posed reorientation through the
presentation of numerous med-
iations informed by a scientific
knowledge of history, sociology,
and psychology. And this would
mean he would have to directly
confront those dogmatic and
brutal Stalinist realities he
wishes to change. But in 1966
such a confrontation seemed ill-
advised, for Garaudy still had
hope in the possibility of change.
Thus Garaudy tells us only part
of the truth. He is silent about
those things which frighten and
disgust him; and it is this sil-
ence which haunts his book and
diminishes its value.
For example, he continually
urges the adoption of creative
historical initiative in the tra-
dition of Lenin without once
specifying the content and form
of this notion. And when he
does enter- into a detailed ex-
plication of a n o ti o n (as he
d o e s in attempting to appro-
plate a more subtle and differ-
entiated notion of human exis-
tence) he fails to consider such
revolutionary thinkers as Ar-
taud, Reich, and Freud. Indeed
what is most disturbing about
his notion of human existence
is its essential austerity.
This was in 1966. Since that
time Garaudy has broken his
silence and has made specific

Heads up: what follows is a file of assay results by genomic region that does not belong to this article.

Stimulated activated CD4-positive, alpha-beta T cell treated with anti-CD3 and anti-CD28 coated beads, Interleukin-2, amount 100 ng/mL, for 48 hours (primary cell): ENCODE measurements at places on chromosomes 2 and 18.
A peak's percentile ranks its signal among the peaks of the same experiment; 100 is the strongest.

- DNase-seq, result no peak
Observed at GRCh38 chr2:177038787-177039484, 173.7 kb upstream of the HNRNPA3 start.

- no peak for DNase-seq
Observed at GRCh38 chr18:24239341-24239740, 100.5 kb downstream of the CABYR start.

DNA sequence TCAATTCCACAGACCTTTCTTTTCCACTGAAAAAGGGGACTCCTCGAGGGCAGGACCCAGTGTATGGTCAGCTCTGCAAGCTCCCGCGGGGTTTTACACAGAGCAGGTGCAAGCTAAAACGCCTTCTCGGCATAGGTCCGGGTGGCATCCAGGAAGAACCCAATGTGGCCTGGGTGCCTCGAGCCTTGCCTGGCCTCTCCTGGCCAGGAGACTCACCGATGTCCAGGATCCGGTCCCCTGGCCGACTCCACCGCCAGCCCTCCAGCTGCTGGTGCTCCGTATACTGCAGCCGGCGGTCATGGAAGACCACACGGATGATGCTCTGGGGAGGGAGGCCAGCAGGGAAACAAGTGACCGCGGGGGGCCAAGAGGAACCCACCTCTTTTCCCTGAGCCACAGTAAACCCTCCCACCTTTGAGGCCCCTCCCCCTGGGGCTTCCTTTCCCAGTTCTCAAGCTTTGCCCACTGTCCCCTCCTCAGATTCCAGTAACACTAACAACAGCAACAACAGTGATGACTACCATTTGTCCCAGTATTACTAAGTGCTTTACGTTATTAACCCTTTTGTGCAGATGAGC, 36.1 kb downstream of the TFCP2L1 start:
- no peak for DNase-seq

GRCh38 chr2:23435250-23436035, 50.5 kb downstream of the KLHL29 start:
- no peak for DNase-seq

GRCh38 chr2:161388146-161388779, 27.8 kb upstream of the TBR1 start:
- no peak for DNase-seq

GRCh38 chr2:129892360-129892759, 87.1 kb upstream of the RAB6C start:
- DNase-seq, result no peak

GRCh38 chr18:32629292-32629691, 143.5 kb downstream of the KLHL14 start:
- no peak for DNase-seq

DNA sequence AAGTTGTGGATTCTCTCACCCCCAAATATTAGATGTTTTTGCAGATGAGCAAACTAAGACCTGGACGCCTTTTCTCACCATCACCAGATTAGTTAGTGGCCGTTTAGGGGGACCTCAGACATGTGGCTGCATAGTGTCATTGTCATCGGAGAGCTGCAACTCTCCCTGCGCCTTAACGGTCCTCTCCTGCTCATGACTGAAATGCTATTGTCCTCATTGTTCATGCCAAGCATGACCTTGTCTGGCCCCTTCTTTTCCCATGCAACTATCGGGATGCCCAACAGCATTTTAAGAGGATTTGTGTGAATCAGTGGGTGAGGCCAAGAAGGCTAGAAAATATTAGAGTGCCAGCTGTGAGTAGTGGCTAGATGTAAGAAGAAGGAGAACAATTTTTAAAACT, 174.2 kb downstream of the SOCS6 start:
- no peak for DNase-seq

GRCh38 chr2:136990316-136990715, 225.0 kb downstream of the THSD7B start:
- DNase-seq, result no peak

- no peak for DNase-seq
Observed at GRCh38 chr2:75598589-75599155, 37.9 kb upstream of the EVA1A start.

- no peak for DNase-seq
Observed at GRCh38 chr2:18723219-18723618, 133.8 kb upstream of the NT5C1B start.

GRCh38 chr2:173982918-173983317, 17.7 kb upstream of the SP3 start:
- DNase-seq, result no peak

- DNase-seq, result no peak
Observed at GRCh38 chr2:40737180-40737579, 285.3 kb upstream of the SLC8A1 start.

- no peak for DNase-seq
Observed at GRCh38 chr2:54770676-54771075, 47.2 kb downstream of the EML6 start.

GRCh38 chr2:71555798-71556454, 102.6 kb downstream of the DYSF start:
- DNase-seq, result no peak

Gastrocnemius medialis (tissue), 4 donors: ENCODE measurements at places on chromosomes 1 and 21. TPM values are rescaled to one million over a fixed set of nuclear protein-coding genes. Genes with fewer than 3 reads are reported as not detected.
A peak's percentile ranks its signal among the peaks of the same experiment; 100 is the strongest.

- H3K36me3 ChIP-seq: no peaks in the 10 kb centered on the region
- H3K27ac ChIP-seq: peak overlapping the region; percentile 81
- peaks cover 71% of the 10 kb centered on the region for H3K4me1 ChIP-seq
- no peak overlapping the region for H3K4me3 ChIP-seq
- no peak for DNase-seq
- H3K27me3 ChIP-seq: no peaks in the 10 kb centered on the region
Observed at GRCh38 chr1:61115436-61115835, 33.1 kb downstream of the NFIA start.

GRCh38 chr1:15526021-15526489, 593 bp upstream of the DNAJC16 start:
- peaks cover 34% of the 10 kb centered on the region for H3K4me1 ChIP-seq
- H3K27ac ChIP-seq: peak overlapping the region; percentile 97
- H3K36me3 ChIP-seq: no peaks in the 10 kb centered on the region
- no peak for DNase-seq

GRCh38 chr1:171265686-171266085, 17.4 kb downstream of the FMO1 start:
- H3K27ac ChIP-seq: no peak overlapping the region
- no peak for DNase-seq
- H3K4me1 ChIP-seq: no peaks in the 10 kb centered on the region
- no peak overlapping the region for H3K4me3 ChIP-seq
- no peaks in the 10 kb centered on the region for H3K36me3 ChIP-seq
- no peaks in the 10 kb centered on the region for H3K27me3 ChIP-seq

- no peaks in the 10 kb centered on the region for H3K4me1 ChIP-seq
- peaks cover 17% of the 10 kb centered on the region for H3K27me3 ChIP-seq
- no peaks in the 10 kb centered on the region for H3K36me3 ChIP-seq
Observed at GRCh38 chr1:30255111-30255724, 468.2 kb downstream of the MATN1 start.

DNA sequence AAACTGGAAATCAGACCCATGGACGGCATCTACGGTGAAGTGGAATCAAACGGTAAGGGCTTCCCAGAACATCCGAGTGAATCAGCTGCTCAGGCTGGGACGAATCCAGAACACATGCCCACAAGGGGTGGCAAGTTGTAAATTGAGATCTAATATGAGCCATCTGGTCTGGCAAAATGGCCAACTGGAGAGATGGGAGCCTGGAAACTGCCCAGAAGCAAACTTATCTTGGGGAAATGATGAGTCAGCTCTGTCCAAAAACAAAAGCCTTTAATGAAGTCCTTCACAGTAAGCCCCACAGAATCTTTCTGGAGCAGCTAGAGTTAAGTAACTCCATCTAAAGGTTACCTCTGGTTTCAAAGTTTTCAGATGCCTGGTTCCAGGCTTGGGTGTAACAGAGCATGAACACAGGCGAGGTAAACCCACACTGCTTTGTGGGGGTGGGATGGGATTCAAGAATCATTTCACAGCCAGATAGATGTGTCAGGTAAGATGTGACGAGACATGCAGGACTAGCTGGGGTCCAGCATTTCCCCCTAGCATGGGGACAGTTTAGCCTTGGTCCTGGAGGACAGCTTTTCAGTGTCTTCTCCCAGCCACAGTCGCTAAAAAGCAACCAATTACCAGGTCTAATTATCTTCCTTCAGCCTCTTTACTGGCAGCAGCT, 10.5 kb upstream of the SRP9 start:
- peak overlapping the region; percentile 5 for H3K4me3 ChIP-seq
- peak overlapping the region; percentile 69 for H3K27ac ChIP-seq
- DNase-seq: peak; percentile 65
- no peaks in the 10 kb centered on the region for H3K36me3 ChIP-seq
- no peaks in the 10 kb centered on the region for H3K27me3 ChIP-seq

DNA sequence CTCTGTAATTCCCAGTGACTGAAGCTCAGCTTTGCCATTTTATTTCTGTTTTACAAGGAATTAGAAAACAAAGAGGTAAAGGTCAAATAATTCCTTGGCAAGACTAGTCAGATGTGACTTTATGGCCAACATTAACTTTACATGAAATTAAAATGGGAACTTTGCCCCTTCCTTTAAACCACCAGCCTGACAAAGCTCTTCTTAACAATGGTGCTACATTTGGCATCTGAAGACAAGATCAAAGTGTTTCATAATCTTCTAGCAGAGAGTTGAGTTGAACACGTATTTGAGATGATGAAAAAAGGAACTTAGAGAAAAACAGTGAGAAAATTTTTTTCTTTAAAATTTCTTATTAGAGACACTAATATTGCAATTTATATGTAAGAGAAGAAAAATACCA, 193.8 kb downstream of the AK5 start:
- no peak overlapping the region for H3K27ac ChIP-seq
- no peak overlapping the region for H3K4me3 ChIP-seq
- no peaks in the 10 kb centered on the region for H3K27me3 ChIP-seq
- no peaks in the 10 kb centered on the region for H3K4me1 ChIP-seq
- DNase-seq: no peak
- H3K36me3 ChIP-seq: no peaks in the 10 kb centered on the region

criticisms and proposals.
In one of hi s latest books,
Today's writers . .
John Wlmsatt is working on
a Master's degree in American
Studies. Mary Baron, a poet
herself, is a graduate student in
the English department.

published I a s t December in
France u n d e r the title, "the
Great Turning Point of Social-
ism," Garaudy argues that
what is needed to overcome the
state of crisis pervading the in-
ternational Communist move-
m e n t is an "agonizing reap-
praisal" pf Marxism's tradition-
al goals and methods so as to
make Communism relevant to
the problems of a modern,-com-
puterized society. Garaudy de-
velops the idea that advanced
industrialized societies 1 i k e
France are producing a new so-
ciety in which engineers, tech-
nicians. and other scientific
personnel a r e assuming great
importance. Such people form,
with the traditional working
class, a "new historical bloc."
His book was accused of "right-
wing deviationism" and "anti-
Sovietism," because it attempt-
ed to "dilute" the working class
and to diminish its importance.
More recently, Garaudy was
ousted from the Central Com-
mittee and the Politburo of the
French Communist Party a n d
relegated to the rank and file,
for his continued criticisms of
t h e international Communist
movement. His m o s t vigorous
indictments have been directed
against the Soviet Union for its
invasion of Czechoslavia and its
assistance in building electric